Protecting your assets against Fraud and Identity Theft: Part II

The last time we discussed this topic we talked about how anyone can fall prey to fraud.  Today we will discuss some simple things you can do protect your identity.

Keeping your identity safe

Identity theft is a growing problem in the United States, claiming around 10 million victims every year, according to the Federal Trade Commission (FTC). Thieves who steal your identity may use your personal information to run up charges on your credit cards, drain your bank accounts, and take any number of other actions to make off with your wealth or destroy your credit rating.

To protect your identity, it’s important to understand the many methods thieves use to obtain your Social Security number, bank and credit card account numbers, and other sensitive personal information. They include “dumpster diving” — that is, sifting through your trash for bills, receipts, bank statements, credit card offers or other documents; “phishing,” which involves sending phony e-mail messages from financial institutions or other companies asking you to reveal personal information; and old-fashioned stealing (your wallet or purse, for example).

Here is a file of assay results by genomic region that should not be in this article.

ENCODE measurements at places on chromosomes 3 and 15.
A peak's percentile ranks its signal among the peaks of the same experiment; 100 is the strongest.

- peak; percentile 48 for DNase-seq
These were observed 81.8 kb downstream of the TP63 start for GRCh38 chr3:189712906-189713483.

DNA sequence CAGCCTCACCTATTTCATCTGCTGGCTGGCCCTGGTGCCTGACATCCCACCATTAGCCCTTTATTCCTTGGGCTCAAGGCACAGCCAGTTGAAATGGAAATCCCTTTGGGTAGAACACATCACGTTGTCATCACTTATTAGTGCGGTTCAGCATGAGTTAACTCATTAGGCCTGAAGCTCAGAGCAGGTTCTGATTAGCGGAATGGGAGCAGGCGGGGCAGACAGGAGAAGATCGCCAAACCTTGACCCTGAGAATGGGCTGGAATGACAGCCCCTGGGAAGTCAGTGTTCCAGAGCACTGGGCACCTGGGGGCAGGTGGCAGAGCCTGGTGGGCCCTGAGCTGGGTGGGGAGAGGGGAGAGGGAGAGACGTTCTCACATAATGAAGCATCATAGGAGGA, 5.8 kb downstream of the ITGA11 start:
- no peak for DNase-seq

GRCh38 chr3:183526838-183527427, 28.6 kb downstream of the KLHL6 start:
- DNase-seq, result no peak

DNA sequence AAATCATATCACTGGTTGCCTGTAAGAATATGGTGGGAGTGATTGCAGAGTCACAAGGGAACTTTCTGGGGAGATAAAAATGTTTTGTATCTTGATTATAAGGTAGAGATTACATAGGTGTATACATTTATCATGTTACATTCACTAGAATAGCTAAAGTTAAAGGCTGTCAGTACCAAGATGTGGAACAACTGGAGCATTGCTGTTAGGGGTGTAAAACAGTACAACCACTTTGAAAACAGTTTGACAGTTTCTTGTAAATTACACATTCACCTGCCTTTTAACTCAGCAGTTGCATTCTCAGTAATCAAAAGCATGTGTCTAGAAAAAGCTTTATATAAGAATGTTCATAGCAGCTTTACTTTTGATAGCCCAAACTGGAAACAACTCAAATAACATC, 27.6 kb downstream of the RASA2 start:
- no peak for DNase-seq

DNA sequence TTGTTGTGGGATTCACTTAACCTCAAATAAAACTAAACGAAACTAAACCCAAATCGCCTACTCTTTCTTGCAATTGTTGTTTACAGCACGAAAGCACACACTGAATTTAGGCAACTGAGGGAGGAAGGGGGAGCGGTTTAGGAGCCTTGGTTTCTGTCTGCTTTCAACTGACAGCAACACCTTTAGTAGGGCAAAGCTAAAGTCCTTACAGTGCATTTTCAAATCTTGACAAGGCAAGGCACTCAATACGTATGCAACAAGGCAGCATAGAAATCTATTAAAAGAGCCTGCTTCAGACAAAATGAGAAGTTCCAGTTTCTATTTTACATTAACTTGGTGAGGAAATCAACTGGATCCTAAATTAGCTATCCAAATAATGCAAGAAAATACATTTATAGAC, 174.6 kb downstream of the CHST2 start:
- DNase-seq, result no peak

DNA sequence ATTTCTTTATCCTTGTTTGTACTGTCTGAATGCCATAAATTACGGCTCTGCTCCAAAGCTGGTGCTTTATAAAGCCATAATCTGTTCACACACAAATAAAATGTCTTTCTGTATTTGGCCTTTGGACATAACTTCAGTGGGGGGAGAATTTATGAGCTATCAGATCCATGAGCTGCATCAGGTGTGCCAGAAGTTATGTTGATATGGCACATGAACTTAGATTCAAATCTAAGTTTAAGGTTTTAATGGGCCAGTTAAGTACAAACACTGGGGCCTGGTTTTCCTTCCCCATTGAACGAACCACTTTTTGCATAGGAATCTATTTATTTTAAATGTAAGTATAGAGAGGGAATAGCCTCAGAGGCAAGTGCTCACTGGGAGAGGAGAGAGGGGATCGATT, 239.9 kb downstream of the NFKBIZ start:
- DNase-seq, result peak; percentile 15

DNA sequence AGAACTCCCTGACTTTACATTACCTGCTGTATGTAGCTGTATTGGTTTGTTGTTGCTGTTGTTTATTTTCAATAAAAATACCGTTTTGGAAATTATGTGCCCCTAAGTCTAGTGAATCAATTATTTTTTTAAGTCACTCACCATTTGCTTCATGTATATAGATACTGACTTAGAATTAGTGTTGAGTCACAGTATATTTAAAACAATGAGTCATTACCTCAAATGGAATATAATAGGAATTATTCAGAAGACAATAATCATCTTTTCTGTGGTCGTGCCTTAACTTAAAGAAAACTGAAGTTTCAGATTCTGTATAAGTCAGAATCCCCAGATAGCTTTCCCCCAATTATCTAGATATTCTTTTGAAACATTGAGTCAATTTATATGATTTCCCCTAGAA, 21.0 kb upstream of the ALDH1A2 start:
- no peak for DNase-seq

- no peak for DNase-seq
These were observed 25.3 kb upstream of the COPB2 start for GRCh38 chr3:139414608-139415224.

If you become the victim of identity theft, there are steps you can take to restore your credit rating and recover stolen assets, but it can be a time-consuming, costly process. So at minimum take the following basic steps to protect your identity:

  • Shred all paperwork that includes sensitive personal information.
  • Don’t give out personal information unless you’re initiating the contact.
  • Immediately report stolen credit cards, and check your credit report at least once a year.

When you share personal financial information with trusted third parties, don’t hesitate to ask them about their privacy policies and security measures. And don’t provide more information than necessary.

For example, even though employers, banks and businesses running a credit check need your Social Security number, most other businesses don’t. If someone asks for your Social Security number, don’t be afraid to ask why they need it, how it will be used, how they will protect it from theft and what will happen if you refuse to provide it.

In the next and final installment on this topic we will discuss how you can use estate planning tools to protect yourself again fraud and identity theft.

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